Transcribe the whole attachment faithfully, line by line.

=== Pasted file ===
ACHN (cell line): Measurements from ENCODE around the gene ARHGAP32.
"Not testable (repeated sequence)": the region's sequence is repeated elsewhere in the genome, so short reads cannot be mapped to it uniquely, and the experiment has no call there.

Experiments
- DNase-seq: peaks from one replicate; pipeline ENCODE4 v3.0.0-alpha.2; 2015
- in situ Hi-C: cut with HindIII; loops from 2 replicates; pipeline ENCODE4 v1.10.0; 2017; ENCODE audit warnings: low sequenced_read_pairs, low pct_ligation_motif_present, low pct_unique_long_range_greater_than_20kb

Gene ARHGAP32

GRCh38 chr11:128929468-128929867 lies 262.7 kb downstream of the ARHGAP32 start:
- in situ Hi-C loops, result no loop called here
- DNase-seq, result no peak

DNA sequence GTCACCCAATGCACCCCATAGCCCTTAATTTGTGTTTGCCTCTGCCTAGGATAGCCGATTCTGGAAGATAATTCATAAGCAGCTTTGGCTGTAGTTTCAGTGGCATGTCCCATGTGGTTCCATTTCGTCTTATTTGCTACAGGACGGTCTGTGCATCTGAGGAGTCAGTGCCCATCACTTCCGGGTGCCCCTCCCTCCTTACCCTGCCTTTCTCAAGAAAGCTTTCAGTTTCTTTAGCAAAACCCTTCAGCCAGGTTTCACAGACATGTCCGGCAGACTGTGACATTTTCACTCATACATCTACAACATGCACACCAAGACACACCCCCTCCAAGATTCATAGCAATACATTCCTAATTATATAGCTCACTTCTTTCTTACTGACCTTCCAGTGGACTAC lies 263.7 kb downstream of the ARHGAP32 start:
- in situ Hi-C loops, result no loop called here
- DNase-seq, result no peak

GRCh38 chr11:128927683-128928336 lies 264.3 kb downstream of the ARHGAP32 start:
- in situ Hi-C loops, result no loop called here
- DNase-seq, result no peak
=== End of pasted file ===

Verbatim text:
ACHN (cell line): Measurements from ENCODE around the gene ARHGAP32.
"Not testable (repeated sequence)": the region's sequence is repeated elsewhere in the genome, so short reads cannot be mapped to it uniquely, and the experiment has no call there.

Experiments
- DNase-seq: peaks from one replicate; pipeline ENCODE4 v3.0.0-alpha.2; 2015
- in situ Hi-C: cut with HindIII; loops from 2 replicates; pipeline ENCODE4 v1.10.0; 2017; ENCODE audit warnings: low sequenced_read_pairs, low pct_ligation_motif_present, low pct_unique_long_range_greater_than_20kb

Gene ARHGAP32

GRCh38 chr11:128929468-128929867 lies 262.7 kb downstream of the ARHGAP32 start:
- in situ Hi-C loops, result no loop called here
- DNase-seq, result no peak

DNA sequence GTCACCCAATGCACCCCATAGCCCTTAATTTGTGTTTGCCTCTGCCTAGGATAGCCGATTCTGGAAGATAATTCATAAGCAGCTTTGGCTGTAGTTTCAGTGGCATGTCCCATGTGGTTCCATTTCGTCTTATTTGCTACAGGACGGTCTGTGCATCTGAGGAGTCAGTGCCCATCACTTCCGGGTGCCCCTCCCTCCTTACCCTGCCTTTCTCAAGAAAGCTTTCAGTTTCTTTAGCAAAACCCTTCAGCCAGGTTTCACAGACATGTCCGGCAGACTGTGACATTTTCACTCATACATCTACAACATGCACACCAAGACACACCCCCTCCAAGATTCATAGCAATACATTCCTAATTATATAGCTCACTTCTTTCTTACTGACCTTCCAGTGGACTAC lies 263.7 kb downstream of the ARHGAP32 start:
- in situ Hi-C loops, result no loop called here
- DNase-seq, result no peak

GRCh38 chr11:128927683-128928336 lies 264.3 kb downstream of the ARHGAP32 start:
- in situ Hi-C loops, result no loop called here
- DNase-seq, result no peak